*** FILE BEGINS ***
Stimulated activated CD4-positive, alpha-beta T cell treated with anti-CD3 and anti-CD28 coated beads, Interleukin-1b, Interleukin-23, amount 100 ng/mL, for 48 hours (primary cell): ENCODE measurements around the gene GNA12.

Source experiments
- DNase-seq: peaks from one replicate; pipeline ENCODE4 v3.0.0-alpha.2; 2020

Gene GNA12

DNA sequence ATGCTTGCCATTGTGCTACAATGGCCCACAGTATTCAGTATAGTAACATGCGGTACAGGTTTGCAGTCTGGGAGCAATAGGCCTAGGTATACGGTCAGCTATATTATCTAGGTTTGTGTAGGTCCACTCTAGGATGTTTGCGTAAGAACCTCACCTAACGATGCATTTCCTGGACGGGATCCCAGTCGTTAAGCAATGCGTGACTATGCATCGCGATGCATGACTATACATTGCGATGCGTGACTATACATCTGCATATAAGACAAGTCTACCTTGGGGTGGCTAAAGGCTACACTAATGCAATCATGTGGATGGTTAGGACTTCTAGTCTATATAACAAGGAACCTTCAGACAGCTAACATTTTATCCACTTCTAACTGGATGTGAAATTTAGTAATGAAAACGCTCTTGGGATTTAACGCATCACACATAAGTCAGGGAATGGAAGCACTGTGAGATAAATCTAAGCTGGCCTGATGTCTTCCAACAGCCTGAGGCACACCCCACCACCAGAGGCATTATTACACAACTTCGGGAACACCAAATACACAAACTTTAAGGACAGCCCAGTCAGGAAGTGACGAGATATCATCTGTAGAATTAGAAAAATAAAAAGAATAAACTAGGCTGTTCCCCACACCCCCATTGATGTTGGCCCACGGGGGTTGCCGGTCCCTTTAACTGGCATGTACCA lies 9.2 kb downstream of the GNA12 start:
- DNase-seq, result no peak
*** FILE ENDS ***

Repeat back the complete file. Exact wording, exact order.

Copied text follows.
Stimulated activated CD4-positive, alpha-beta T cell treated with anti-CD3 and anti-CD28 coated beads, Interleukin-1b, Interleukin-23, amount 100 ng/mL, for 48 hours (primary cell): ENCODE measurements around the gene GNA12.

Source experiments
- DNase-seq: peaks from one replicate; pipeline ENCODE4 v3.0.0-alpha.2; 2020

Gene GNA12

DNA sequence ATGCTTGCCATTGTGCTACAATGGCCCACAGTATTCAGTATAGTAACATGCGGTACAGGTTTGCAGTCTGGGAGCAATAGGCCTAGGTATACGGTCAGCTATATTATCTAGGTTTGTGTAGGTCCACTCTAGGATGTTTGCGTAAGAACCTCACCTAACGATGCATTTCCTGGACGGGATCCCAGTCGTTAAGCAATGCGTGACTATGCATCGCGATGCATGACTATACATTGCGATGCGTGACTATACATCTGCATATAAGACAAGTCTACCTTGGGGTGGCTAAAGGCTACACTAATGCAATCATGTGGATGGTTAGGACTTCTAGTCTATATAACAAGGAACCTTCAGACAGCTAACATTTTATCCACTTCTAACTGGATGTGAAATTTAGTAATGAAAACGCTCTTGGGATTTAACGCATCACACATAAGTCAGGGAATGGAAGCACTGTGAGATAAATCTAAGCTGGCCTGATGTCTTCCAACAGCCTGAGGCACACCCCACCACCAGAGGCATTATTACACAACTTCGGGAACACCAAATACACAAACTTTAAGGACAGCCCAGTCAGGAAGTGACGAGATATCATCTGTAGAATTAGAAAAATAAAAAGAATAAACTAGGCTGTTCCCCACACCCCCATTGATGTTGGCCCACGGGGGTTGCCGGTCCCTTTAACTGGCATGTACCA lies 9.2 kb downstream of the GNA12 start:
- DNase-seq, result no peak